Interview: Sustainability in fashion, myth or reality?

Astrid volunteering at an animal shelter

I originally wrote this article last year for the circular. But as sustainability is a fundamental part of why I started this blog, I felt the need to share it with you 🙂 A while back, I interviewed a very close friend of mine, Astrid. We had a chat about fashion and how sustainability is on the rise but yet not even close to reaching its full potential.

But first, thoughts: in my opinion, sustainability has definitely reached the fashion world! The amount of designers working with fairly traded materials has increased massively throughout the years and so has the buying audience. People are starting to become more aware and interested in where and under what circumstances their clothes are being produced. The controversial working conditions of garment workers all over the globe are no longer (completely) left out.

As a member of the Upper Austrian green party and environmental activist, Astrid told us what sustainability is all about.

High street brands such as Zara and H&M already have taken a step in the right direction in producing their clothes under water saving techniques. Special organic collections like H&M’s conscious collection show, that fair trade fashion doesn’t have to be expensive but still can be stylish at the same time. The Swedish brand even uploaded a list of their suppliers and talks about the fair living wage for seamstresses on their website. But still, we have a long way to go.

Seamstress at work
Seamstress at work. Photo Credit: Mikko Koponen (Flickr)

But how does sustainability work? According to Astrid, the main focus lies on nature itself, sustainability makes sure all techniques and materials used tend to be as natural and raw as possible. The natural resources should not be exhausted completely, but allowed to grow normally without any interruption by humans. The goal is not to destroy or damage the environment.

‘We take what we are given, but leave behind what is not meant for us.’

This theory might sound good while saying but is way harder to accomplish in the brutal reality that’s called economy.

‘They [the designers] acknowledge the natural resources we already have and try to make the best out of it’ she explains, that’s why the process of designing and making the clothes is so different, compared to other non sustainability designers. So it’s a wide known misbelief that fashion can’t be stylish and fair at the same time.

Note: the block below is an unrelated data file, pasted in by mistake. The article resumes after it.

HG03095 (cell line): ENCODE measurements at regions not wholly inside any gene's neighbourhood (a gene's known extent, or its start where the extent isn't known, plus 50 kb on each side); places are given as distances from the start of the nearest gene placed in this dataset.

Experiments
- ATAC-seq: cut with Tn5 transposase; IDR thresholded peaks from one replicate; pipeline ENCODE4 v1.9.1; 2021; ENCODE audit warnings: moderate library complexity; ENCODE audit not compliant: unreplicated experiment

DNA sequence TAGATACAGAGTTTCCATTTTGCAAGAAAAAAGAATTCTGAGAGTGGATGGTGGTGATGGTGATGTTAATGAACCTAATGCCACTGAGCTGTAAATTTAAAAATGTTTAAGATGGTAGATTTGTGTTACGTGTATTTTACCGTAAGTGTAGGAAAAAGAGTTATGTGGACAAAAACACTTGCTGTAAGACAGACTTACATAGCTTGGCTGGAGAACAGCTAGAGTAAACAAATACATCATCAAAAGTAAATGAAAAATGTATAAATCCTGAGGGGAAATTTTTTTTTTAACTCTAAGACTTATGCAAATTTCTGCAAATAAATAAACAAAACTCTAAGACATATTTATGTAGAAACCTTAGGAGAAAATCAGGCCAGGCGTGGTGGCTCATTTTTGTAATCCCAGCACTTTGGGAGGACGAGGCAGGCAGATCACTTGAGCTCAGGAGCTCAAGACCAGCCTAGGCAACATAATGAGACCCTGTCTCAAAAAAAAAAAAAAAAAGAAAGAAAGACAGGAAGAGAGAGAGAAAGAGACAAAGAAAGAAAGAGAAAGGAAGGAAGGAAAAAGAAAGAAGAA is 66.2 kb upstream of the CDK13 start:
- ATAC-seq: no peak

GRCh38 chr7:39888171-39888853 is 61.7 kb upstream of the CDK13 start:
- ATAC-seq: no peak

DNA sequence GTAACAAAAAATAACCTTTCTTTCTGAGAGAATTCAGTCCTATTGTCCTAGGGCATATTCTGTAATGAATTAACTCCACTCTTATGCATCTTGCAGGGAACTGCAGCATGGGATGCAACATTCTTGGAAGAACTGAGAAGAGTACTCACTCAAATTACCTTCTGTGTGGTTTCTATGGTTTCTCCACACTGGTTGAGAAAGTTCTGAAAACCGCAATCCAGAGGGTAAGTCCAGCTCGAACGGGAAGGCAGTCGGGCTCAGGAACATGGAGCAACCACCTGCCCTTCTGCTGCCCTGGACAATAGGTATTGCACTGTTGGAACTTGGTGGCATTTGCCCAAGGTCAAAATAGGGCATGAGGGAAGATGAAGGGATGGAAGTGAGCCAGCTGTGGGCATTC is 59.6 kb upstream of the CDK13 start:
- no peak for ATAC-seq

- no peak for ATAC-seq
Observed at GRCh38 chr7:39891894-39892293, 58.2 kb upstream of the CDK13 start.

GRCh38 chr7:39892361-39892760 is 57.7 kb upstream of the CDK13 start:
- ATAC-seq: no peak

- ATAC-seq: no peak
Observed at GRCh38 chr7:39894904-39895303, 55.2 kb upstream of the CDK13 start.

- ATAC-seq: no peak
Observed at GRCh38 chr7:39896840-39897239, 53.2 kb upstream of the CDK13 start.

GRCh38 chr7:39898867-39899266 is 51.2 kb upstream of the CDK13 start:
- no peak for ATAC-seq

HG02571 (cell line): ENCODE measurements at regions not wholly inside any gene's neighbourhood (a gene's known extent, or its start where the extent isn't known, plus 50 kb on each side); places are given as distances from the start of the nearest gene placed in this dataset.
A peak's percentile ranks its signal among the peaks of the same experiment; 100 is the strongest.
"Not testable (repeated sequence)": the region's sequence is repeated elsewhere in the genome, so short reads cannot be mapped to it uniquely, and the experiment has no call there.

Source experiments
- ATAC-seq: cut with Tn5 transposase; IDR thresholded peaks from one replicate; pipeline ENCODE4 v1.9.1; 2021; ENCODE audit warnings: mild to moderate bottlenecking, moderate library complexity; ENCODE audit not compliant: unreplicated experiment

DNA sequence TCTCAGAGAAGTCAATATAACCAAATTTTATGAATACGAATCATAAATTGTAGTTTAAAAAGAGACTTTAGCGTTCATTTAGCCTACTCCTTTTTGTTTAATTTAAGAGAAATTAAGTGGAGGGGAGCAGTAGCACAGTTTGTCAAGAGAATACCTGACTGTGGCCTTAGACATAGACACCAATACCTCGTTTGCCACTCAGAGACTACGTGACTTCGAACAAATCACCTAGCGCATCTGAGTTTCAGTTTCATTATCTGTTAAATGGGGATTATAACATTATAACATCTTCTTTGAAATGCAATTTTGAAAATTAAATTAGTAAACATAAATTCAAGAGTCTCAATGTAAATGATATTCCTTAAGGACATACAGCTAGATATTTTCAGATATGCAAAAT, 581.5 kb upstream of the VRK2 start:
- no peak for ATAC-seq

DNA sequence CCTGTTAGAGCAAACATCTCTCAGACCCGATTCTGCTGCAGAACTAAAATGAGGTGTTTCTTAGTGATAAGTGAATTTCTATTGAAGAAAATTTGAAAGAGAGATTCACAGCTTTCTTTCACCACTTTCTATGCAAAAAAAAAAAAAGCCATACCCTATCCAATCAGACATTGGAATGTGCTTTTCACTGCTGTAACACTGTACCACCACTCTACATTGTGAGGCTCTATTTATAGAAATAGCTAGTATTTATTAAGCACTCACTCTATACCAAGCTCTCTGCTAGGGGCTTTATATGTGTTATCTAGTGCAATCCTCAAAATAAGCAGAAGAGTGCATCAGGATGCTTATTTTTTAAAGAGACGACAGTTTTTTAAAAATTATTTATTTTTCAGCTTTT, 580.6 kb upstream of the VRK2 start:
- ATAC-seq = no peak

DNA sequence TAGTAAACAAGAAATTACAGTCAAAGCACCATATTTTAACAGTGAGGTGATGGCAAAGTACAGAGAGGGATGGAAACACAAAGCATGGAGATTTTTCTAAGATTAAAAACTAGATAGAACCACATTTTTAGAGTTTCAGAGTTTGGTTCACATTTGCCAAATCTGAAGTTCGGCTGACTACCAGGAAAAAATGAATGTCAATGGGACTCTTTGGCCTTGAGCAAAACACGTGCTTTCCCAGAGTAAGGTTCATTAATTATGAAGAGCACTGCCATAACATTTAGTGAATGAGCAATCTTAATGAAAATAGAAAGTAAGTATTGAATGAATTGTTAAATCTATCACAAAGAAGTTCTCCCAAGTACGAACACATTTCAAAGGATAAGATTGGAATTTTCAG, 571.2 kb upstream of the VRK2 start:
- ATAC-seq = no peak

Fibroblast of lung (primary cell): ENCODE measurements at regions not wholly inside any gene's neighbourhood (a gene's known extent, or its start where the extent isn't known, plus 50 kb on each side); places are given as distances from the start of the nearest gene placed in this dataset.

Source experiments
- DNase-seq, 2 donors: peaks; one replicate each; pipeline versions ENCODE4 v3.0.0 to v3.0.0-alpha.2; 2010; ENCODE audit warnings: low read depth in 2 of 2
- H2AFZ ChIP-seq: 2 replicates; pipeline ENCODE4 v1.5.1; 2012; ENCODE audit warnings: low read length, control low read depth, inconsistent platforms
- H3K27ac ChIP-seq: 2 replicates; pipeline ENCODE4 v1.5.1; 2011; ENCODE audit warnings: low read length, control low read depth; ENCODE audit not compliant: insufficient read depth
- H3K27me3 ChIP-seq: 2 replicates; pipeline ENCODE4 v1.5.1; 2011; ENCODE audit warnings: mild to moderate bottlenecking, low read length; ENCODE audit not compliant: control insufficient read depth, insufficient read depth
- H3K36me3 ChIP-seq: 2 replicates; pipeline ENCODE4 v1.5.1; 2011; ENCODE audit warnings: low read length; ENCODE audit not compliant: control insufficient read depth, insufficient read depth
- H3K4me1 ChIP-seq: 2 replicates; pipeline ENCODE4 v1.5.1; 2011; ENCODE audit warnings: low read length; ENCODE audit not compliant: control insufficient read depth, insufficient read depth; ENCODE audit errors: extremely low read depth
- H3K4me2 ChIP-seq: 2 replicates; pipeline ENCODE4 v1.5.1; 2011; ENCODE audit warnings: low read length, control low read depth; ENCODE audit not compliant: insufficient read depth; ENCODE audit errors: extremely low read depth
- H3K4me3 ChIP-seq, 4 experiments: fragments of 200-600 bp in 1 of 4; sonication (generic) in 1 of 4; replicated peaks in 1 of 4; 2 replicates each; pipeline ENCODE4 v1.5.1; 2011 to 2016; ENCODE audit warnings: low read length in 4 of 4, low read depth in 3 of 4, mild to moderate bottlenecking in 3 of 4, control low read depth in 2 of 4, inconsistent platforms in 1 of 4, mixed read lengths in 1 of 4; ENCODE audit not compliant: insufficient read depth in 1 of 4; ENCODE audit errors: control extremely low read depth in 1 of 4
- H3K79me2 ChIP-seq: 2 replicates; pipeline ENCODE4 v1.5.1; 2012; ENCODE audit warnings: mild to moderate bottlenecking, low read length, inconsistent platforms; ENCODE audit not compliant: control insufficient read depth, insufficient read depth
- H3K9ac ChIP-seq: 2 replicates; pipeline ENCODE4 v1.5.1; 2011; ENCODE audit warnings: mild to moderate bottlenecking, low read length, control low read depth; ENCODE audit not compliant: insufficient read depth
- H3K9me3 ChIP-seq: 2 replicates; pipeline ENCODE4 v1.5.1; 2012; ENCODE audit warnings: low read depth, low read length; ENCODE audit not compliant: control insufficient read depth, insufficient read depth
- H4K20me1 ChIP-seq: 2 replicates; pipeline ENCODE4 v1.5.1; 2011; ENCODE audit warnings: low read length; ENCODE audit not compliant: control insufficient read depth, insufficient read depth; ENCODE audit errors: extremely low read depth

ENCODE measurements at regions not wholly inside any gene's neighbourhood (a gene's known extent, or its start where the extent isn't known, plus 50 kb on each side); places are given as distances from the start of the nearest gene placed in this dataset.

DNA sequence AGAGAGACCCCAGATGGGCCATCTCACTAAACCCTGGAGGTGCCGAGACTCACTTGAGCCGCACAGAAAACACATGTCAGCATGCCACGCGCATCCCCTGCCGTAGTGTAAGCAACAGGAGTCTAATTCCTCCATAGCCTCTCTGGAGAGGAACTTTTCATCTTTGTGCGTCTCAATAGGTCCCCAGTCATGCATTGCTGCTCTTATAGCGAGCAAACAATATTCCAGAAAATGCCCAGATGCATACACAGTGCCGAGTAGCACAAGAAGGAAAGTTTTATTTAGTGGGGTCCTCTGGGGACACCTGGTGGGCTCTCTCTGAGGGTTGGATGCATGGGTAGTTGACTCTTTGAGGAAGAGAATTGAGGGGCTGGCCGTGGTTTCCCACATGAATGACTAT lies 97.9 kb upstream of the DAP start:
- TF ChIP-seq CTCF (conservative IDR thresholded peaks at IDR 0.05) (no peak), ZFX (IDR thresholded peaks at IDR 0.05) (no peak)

Even though the green activist thinks the alternative scene is growing and people are becoming more aware about the production of their clothing, sustainable fashion hasn’t reached the mainstream high streets just yet.

‘The field is growing and it definitely can reach out to a wider audience, but as of right now, I don’t think it has what it takes to become the next popular mainstream object.’

Not because of its unique style or the higher price range, but because of the people who are still more attracted to cheap clothing and leaving their ethical principles at home, when entering the next big shopping mall. This is based on the inherited laziness of humans and the aspect that sustainable fashion hasn’t fully reached its potential yet. ‘You have to shop at certain places or online stores, to really have that size comparing selection you get when shopping in the big stores’. So the main issue is not the actual price – but the availability.

Astrid & Joan
Astrid during her Thailand trip, where she volunteered in an animal shelter, back in 2014.

This could easily be solved by bigger companies offering more fair trade or supportable collections or even the creation of an online shop, that involves a higher number of sustainable designers. If we can provide a more effortless access for potential costumers, people would become more interested in buying these products.

However, in the end it all starts and falls with the people. The demand is determined by the supply. If we manage to get into the consumer’s head, we can finally reach the goal of fair wages and the preservation and funding of natural resources. And even though the change is happening, I sometimes feel like the majority of people, have little to no imagination of what’s going on on the other side of the world. There needs to be better campaigning, then people are becoming more aware and start to demand better working conditions. Start a revolution from the inside.

What makes your new dress even more beautiful? The knowledge that it has been produced with natural and fairly traded materials, as well as the fact that it is supporting the seamstresses all over the world and their families. So why don’t we wear local, and think global? If not, we can always go back to buying vintage ❤

A big thank you to my friend Astrid, a nature girl with the devotion to make this world a greener place and people more aware of their consumption.

If you want to know more about the production of clothing and how the system works, check out the trailer of The Real Cost below.